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A New Frontier in Treating Early Stage Breast Cancer

July 16, 2014
Breast cancer is a diagnosis that one in eight women will receive during her lifetime. It can be a scary and overwhelming experience, filled with doctors’ appointments, treatment plan discussions and important decisions to be made. For women whose cancer requires radiation in addition to surgery, treatment itself becomes a time commitment, as they visit the hospital daily over a period of weeks for therapy. GBMC is pleased to offer a new approach to radiation for certain patients. Through intra-operative radiation therapy (IORT), eligible breast cancer patients can receive their entire course of radiation in one session during the lumpectomy surgery. After the breast surgeon removes the lump, a radiation oncologist uses a special device to radiate the area where the tumor used to be. Then the surgeon completes the procedure by closing the site.

In addition to the convenience of consolidating weeks of radiation treatment into one session, initial findings show that the recovery time is comparable to that of undergoing lumpectomy alone. The risk of cancer recurrence is also similar between IORT and external radiation therapy.

“In a select group of women, IORT offers the chance to have a single radiation dose at the time of surgery,” explains Lauren Schnaper, MD, Director of the Sandra & Malcolm Berman Comprehensive Breast Care Center at GBMC. “It is an attractive alternative to repeated whole breast radiation treatments over an extended period of time. Not everyone is eligible for this type of procedure. The tumor must be a certain size and have favorable behavioral characteristics. IORT is not recommended for young women or those with ductal carcinoma in situ.” Albert Blumberg, MD, radiation oncologist at GBMC, elaborates: “The tumor itself should be deep enough in the breast to allow one centimeter between skin surface and the balloon surface of the radiation device. Ideal candidates are 60 or older, although those in their 50s could be considered if other criteria are met.”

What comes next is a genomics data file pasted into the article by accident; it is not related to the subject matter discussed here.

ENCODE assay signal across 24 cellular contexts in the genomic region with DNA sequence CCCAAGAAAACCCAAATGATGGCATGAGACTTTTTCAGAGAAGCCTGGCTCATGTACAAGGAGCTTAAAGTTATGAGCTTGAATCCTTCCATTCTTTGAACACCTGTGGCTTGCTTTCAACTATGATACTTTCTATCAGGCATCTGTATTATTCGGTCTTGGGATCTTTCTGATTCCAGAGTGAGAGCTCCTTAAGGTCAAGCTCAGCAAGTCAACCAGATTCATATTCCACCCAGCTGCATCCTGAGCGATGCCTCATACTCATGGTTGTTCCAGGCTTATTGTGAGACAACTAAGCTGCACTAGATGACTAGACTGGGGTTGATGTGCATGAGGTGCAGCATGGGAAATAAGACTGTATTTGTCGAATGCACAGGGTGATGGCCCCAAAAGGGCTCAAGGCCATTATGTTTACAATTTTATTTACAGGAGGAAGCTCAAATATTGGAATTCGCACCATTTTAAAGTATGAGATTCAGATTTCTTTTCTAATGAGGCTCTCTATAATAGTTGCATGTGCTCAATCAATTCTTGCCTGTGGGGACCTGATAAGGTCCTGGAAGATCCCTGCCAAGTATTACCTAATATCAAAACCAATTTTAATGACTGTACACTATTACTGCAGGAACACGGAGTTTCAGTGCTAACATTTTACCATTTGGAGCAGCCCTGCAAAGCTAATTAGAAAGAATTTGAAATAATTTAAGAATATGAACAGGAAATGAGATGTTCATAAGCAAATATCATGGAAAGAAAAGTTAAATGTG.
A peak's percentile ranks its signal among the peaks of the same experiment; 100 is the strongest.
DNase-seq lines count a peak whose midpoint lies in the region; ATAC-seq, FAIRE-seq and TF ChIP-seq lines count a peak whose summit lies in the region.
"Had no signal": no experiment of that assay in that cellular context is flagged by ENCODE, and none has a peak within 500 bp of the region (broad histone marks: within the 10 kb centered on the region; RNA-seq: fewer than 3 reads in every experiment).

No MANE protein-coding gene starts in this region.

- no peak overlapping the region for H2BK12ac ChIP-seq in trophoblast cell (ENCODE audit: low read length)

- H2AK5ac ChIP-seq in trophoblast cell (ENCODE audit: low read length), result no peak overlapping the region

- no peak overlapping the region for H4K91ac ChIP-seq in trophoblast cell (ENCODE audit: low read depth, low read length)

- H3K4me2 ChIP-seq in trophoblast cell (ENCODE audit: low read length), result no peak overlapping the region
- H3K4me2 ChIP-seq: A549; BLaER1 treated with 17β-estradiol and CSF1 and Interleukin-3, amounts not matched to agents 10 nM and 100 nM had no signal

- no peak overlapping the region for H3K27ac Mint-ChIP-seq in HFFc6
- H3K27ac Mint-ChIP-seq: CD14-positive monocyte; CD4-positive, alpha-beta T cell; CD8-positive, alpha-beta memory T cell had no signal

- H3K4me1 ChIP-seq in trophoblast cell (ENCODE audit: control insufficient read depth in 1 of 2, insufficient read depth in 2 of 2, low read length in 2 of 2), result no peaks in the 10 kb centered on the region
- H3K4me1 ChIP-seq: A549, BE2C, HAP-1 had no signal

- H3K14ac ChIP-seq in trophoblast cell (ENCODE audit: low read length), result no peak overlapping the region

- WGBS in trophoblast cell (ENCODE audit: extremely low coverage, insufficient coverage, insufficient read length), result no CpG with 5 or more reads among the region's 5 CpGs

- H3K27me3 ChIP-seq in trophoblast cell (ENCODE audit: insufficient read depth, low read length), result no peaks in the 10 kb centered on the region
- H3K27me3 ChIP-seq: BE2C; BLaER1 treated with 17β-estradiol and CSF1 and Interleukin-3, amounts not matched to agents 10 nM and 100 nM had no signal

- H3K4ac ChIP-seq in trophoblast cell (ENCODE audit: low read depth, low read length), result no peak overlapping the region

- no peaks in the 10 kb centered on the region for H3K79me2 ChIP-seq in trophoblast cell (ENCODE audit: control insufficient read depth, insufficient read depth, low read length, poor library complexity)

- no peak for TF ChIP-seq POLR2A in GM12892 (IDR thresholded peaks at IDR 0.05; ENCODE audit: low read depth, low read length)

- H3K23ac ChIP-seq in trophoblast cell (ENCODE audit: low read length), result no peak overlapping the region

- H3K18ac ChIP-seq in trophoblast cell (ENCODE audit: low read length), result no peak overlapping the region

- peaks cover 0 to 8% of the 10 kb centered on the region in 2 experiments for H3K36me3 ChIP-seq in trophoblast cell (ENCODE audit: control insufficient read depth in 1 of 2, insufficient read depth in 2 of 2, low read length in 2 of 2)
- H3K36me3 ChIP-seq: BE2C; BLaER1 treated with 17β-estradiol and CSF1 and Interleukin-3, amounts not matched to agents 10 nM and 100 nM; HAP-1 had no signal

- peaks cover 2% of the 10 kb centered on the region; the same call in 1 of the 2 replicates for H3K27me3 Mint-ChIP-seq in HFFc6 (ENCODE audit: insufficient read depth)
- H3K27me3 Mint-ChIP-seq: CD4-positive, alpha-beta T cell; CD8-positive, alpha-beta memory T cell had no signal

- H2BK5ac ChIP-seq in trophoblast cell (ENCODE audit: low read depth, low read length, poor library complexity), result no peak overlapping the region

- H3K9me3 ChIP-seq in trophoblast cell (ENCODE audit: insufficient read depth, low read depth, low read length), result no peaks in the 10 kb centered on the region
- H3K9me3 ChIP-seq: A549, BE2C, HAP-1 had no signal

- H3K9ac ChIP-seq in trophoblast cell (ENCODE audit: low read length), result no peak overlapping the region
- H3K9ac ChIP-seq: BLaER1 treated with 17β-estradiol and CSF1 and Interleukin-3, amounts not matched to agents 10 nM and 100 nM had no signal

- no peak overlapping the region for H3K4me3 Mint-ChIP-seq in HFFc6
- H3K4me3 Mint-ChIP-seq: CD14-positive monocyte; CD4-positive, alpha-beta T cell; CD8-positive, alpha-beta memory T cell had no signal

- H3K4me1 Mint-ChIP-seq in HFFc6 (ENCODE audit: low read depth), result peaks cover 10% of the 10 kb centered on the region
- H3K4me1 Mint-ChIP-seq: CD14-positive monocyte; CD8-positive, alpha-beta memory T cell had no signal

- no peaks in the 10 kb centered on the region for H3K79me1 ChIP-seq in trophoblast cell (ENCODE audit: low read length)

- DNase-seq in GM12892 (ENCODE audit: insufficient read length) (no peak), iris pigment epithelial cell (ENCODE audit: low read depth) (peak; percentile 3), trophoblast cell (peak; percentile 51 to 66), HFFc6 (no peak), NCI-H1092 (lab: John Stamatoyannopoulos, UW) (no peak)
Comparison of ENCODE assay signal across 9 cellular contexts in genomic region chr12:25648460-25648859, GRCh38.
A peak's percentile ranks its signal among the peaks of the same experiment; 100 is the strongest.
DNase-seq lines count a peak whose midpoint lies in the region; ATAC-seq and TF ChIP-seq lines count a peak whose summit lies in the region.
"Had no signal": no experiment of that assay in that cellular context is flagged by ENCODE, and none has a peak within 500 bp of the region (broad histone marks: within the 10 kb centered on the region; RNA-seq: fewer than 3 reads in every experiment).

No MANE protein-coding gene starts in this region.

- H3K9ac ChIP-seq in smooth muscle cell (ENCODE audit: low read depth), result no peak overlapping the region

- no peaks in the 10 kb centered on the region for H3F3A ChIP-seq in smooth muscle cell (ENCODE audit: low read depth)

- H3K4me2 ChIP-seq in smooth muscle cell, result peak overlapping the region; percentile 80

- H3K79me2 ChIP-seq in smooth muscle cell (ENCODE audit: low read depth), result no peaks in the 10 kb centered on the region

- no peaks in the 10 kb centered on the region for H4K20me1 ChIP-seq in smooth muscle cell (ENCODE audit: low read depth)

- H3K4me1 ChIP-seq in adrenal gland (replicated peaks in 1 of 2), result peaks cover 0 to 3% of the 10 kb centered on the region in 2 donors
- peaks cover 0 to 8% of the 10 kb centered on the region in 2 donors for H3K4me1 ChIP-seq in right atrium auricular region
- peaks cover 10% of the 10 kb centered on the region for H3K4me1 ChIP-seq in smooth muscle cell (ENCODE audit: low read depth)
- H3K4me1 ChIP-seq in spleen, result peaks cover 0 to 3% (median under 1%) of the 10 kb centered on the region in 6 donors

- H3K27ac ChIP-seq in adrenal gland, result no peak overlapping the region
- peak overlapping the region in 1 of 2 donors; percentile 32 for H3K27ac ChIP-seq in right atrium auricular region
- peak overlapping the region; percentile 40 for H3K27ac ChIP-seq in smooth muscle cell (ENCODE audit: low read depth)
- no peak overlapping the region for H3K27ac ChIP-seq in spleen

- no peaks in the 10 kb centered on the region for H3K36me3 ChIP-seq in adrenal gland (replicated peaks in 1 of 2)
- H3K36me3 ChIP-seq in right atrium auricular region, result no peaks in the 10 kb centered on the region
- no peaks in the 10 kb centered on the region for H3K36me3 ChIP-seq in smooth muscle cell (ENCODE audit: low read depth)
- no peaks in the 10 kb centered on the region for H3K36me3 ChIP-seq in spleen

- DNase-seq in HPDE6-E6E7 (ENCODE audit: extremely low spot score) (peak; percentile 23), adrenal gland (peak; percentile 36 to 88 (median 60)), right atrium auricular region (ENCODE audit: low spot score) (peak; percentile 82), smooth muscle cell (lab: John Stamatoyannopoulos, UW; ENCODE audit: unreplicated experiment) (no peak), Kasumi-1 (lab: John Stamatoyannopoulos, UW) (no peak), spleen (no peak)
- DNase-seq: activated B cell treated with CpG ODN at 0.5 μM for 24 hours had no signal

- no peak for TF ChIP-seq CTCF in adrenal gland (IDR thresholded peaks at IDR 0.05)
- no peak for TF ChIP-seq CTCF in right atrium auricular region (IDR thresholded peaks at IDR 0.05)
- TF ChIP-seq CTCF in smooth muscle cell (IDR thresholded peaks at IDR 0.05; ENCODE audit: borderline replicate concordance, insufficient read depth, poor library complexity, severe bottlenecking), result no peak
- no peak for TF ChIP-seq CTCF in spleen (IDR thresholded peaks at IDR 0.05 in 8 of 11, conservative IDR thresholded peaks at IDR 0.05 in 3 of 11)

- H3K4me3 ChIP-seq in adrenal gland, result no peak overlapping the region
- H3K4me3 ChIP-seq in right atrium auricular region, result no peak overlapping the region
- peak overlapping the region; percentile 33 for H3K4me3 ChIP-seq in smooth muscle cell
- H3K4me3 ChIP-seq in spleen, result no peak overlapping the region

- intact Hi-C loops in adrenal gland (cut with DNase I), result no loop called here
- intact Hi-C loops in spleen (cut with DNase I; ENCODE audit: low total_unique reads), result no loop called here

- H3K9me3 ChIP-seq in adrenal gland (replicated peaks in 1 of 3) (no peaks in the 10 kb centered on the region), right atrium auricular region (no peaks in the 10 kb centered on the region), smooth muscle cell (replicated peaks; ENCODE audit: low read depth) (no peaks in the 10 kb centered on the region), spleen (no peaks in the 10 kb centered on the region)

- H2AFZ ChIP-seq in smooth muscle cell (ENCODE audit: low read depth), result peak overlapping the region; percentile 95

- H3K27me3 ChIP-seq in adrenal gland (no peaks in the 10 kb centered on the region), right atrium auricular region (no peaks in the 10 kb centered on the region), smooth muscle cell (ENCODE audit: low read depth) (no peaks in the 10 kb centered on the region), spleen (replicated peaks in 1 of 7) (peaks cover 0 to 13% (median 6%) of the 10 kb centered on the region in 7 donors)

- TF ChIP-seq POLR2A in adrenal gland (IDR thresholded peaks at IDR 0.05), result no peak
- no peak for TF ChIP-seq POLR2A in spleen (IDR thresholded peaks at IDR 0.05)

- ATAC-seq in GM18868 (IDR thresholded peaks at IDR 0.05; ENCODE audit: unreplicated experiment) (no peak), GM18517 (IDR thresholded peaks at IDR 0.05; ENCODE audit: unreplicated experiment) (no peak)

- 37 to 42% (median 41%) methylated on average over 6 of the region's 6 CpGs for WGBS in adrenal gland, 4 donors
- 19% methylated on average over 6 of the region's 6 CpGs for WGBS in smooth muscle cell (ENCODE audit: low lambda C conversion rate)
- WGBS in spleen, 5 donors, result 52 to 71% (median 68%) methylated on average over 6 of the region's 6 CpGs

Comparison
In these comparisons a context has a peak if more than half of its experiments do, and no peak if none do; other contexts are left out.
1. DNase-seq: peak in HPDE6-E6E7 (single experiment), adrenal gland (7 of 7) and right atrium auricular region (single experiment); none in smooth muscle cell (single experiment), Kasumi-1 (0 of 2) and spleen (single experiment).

There appear to be fewer side effects with IORT as well. Since the treatment occurs under the skin and within the breast tissue itself, skin damage and irritation is reduced. With the highly concentrated dose of radiation being precisely directed to the lumpectomy cavity, other surrounding healthy tissues and organs, including the lungs, heart and ribs, receive reduced radiation exposure.

“This technology is helping women to receive treatment quickly so they can get on with their lives,” says Dr. Blumberg. “We’re proud to be able to offer it as an option in their cancer care.”

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